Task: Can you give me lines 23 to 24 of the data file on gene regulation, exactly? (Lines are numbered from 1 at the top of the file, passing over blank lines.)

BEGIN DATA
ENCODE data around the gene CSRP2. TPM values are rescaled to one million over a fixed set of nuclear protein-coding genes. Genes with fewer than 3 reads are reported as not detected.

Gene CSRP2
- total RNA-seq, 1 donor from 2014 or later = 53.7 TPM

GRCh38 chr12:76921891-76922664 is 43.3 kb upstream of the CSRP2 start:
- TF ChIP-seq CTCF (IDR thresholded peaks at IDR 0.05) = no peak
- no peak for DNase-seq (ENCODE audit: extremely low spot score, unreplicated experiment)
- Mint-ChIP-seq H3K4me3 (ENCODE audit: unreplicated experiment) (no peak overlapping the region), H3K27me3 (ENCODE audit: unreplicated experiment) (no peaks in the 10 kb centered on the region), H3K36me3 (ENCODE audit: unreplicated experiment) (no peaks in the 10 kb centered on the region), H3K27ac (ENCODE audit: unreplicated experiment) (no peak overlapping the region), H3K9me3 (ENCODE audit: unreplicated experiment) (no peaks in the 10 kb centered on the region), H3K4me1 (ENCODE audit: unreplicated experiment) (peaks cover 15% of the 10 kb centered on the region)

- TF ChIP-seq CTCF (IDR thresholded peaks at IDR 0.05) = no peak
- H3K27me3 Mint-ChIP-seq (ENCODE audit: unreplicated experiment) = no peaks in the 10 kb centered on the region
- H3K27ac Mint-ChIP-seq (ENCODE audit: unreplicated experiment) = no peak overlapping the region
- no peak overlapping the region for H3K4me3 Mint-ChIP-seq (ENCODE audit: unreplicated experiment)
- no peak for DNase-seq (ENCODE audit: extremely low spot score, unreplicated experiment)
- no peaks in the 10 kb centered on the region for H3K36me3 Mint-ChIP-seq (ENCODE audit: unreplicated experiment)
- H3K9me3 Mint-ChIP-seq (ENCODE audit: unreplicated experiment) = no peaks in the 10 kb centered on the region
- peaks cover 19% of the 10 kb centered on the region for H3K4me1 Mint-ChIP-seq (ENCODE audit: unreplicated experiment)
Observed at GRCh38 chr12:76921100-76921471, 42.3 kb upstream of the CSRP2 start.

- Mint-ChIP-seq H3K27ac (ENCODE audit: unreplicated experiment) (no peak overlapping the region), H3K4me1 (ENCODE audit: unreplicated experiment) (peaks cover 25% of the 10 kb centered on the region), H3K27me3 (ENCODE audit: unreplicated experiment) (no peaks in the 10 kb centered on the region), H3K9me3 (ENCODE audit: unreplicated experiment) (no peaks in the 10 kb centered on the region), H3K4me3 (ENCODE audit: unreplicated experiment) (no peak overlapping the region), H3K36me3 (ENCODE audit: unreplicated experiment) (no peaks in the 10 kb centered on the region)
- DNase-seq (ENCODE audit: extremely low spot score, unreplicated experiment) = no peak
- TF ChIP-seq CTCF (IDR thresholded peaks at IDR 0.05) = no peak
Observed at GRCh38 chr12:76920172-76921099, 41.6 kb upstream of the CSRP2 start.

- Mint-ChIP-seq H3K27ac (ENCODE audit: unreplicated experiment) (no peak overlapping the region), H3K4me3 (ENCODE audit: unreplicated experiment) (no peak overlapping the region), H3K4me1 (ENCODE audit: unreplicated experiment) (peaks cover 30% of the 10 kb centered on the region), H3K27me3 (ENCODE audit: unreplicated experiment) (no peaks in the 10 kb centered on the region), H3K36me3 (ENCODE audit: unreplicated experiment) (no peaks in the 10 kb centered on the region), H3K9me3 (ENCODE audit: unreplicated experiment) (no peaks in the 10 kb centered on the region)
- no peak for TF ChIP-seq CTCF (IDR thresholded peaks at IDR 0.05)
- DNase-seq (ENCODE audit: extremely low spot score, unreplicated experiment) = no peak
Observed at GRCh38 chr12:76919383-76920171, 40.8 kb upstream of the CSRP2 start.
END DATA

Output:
- DNase-seq (ENCODE audit: extremely low spot score, unreplicated experiment) = no peak
Observed at GRCh38 chr12:76919383-76920171, 40.8 kb upstream of the CSRP2 start.